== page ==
X-ray imaging opaque amber

X-ray imaging opaque amber

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This image is part of the feature 21st Century Machine Shines Light Onto A Fossil World

Credit: PASCAL GOETGHELUCK/SCIENCE PHOTO LIBRARY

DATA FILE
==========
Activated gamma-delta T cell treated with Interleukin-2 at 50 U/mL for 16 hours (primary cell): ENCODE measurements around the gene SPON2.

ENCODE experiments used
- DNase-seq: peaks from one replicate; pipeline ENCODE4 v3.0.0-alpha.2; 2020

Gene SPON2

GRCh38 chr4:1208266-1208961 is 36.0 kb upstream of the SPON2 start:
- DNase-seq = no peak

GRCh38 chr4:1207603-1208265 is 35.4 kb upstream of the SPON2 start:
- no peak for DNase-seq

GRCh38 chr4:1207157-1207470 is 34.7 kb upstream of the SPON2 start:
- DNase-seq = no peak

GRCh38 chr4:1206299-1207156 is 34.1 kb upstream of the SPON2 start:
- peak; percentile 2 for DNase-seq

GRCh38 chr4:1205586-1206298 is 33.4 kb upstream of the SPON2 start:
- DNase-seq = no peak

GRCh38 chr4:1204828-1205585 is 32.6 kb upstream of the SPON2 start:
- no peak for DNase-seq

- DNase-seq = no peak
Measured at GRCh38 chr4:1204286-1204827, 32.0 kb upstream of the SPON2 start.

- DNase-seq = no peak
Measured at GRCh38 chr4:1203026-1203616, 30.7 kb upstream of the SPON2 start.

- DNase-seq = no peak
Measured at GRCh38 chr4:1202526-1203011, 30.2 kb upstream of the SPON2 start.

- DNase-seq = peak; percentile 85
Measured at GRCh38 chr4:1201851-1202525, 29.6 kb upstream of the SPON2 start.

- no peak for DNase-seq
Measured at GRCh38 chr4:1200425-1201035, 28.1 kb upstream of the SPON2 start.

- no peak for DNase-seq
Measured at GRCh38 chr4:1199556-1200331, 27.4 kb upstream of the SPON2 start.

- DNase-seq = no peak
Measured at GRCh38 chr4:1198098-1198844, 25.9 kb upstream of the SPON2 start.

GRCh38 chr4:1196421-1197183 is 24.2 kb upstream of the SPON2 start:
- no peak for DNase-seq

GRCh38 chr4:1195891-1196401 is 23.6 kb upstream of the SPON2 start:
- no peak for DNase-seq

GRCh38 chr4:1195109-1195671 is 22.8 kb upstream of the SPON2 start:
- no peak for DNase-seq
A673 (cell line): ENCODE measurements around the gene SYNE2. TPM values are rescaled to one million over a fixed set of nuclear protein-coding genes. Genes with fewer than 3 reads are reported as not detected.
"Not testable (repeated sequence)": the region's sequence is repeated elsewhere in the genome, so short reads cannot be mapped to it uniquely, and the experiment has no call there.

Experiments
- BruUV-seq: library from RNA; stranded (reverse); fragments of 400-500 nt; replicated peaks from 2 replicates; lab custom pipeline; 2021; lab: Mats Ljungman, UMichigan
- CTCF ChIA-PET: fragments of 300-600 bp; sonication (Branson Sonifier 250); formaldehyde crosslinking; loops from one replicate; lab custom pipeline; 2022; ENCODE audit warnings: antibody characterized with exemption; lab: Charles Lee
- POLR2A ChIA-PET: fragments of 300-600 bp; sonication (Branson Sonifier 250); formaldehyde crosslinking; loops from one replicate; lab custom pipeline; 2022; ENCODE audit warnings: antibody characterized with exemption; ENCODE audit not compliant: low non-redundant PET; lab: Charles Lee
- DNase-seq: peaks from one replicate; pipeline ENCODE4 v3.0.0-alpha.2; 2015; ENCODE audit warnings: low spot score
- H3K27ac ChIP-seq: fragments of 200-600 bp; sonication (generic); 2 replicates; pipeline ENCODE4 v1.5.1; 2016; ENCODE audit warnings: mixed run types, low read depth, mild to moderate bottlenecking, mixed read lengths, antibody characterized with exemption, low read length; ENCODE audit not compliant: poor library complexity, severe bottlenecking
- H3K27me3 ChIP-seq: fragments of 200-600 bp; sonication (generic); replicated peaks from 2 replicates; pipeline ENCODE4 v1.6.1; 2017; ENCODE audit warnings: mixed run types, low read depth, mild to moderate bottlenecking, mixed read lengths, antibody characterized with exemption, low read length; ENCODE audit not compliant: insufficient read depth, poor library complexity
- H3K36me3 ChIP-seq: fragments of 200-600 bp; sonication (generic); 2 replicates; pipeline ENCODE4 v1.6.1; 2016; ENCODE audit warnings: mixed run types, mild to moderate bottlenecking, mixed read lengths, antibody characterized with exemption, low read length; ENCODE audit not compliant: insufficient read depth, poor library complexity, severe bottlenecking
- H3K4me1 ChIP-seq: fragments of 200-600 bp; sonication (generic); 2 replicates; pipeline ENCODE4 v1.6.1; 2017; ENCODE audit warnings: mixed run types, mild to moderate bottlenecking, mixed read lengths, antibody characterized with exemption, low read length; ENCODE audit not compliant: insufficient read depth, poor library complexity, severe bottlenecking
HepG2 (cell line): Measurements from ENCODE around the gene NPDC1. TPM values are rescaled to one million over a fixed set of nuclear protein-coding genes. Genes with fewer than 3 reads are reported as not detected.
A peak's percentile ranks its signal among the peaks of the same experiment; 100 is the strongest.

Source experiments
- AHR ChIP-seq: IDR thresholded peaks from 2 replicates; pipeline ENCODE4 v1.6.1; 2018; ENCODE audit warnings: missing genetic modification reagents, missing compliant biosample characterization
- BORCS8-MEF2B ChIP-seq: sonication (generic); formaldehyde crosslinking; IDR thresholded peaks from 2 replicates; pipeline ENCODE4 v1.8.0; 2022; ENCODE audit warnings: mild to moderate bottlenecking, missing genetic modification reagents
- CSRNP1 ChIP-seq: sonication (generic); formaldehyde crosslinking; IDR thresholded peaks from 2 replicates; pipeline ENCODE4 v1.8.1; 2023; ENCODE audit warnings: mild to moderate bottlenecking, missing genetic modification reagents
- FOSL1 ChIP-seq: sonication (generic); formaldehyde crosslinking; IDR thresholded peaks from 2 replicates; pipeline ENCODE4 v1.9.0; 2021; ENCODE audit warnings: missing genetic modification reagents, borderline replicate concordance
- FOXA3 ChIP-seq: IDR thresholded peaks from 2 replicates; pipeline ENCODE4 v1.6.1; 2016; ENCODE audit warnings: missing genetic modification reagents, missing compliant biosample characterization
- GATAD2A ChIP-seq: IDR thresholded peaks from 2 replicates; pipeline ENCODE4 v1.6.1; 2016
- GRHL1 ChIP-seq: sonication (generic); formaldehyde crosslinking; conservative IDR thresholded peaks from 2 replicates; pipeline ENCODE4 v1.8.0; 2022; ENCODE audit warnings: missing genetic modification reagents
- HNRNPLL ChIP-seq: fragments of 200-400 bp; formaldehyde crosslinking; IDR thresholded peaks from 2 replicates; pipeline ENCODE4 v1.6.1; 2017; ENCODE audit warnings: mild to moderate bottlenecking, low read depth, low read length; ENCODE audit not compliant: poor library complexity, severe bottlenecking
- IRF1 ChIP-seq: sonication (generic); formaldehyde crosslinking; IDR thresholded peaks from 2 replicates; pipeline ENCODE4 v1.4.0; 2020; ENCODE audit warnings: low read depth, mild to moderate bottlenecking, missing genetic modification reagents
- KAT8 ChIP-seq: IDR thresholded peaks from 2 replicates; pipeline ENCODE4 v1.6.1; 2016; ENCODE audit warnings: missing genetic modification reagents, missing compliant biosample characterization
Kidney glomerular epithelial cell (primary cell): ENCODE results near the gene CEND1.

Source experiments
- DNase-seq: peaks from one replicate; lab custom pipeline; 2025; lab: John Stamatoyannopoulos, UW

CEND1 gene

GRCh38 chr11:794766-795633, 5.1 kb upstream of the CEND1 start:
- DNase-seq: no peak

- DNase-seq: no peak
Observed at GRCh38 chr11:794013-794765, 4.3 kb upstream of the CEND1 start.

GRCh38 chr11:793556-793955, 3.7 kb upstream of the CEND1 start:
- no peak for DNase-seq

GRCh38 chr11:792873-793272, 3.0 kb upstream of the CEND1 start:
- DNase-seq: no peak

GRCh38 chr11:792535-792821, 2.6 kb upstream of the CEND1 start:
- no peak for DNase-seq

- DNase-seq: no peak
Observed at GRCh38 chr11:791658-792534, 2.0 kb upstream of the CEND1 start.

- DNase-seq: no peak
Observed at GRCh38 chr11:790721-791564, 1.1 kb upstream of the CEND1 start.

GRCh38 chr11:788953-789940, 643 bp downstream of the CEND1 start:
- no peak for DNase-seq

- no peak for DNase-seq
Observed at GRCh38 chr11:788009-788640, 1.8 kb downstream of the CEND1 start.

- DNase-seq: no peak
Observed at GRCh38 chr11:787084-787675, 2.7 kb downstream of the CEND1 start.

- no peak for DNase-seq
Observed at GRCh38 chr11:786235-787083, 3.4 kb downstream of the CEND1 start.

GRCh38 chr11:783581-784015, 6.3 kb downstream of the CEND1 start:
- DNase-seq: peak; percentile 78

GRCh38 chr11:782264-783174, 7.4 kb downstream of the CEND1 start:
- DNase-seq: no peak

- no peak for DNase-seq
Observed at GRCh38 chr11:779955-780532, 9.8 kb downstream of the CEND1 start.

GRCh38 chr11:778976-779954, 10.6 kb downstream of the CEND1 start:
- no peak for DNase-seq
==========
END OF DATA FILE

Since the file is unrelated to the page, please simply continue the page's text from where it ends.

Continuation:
Caption: X-ray imaging opaque amber. Amber (fossilised resin from prehistoric coniferous plants) sample prepared for X-ray imaging at the European Synchrotron Radiation Facility (ESRF) in Grenoble, France. The ESRF is a particle accelerator that can produce X-ray beams a thousand billion times brighter than a hospital X-ray machine. The X-rays penetrate the opaque amber to detect the presence of inclusions (remains of trapped insects or plants). X-rays are fired at multiple angles to create virtual slices. These are reconstructed into 3-D computer models. In 2008 this technique has revealed over 350 extinct fossil animals, such as wasps, flies, ants and spiders.

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